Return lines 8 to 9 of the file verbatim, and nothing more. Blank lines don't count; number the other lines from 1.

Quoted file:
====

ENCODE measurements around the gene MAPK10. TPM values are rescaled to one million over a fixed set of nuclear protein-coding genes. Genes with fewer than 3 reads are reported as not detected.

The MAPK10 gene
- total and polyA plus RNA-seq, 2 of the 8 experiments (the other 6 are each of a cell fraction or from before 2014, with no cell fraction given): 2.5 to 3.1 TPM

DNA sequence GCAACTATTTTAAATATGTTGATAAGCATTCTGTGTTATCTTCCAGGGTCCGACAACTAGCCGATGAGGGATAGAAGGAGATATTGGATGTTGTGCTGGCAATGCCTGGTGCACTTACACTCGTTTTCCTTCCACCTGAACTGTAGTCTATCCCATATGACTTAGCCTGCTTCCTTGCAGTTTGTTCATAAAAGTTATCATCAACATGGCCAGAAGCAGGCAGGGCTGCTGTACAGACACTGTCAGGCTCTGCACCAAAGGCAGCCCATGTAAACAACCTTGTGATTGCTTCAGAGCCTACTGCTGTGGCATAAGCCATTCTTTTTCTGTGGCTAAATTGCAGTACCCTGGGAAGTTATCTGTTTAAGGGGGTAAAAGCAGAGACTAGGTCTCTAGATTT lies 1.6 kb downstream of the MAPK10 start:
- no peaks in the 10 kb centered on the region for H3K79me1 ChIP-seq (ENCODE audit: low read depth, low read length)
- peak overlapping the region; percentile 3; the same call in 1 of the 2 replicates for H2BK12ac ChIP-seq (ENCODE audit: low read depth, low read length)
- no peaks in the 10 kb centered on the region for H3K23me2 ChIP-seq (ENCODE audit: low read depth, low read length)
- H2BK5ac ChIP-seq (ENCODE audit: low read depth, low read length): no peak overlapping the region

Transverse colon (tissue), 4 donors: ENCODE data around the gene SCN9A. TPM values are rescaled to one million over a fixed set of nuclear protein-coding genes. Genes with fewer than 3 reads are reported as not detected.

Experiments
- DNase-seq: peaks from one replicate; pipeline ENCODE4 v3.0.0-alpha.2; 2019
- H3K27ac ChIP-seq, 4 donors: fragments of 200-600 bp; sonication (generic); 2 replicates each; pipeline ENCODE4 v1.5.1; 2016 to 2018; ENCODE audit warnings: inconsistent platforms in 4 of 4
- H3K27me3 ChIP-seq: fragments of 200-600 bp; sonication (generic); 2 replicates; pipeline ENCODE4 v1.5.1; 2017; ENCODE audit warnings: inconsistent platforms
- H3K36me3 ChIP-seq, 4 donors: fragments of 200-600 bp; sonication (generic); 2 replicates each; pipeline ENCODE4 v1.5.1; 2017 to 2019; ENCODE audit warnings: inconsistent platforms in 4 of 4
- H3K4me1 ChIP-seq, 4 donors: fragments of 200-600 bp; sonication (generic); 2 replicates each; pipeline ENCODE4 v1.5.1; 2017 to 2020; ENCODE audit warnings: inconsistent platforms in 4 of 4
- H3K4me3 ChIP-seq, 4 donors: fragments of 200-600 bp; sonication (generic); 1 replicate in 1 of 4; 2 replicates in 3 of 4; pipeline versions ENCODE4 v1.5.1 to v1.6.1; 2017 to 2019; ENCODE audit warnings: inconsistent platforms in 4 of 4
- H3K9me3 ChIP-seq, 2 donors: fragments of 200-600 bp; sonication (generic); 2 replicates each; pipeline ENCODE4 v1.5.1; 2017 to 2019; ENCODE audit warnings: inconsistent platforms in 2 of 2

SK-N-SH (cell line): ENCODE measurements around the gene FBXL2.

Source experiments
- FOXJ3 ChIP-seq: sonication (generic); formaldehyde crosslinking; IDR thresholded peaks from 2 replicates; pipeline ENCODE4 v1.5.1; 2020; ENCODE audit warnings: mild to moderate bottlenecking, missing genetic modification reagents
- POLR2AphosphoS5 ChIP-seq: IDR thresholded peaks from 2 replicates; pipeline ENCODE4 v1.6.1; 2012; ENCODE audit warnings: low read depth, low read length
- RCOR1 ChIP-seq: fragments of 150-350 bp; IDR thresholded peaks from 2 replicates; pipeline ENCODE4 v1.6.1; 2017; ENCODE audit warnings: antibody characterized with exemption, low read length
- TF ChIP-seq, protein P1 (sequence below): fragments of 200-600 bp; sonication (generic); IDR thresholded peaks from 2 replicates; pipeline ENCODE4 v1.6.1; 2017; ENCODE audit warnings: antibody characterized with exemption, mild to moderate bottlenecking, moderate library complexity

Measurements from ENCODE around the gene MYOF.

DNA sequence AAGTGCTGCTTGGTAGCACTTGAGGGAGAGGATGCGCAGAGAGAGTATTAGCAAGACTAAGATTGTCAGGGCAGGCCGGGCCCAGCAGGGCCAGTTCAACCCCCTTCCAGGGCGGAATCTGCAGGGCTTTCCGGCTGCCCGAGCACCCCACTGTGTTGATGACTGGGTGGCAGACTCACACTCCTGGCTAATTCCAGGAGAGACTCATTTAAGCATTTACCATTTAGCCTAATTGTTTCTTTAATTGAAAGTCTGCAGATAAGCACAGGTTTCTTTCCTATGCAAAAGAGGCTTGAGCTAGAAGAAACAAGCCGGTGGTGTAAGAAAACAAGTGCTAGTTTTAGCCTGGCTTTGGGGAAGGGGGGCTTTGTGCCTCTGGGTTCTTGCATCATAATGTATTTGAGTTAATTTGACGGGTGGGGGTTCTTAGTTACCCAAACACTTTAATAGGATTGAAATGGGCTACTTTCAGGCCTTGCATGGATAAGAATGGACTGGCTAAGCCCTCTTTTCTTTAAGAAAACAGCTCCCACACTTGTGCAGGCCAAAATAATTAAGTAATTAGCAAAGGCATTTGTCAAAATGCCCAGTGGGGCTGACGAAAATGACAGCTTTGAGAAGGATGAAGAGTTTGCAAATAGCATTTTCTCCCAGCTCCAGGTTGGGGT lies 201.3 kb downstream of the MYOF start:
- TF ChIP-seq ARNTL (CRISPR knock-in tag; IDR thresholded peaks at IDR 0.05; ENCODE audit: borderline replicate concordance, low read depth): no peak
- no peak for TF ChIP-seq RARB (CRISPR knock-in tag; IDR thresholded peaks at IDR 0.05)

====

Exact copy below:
- H2BK5ac ChIP-seq (ENCODE audit: low read depth, low read length): no peak overlapping the region

Transverse colon (tissue), 4 donors: ENCODE data around the gene SCN9A. TPM values are rescaled to one million over a fixed set of nuclear protein-coding genes. Genes with fewer than 3 reads are reported as not detected.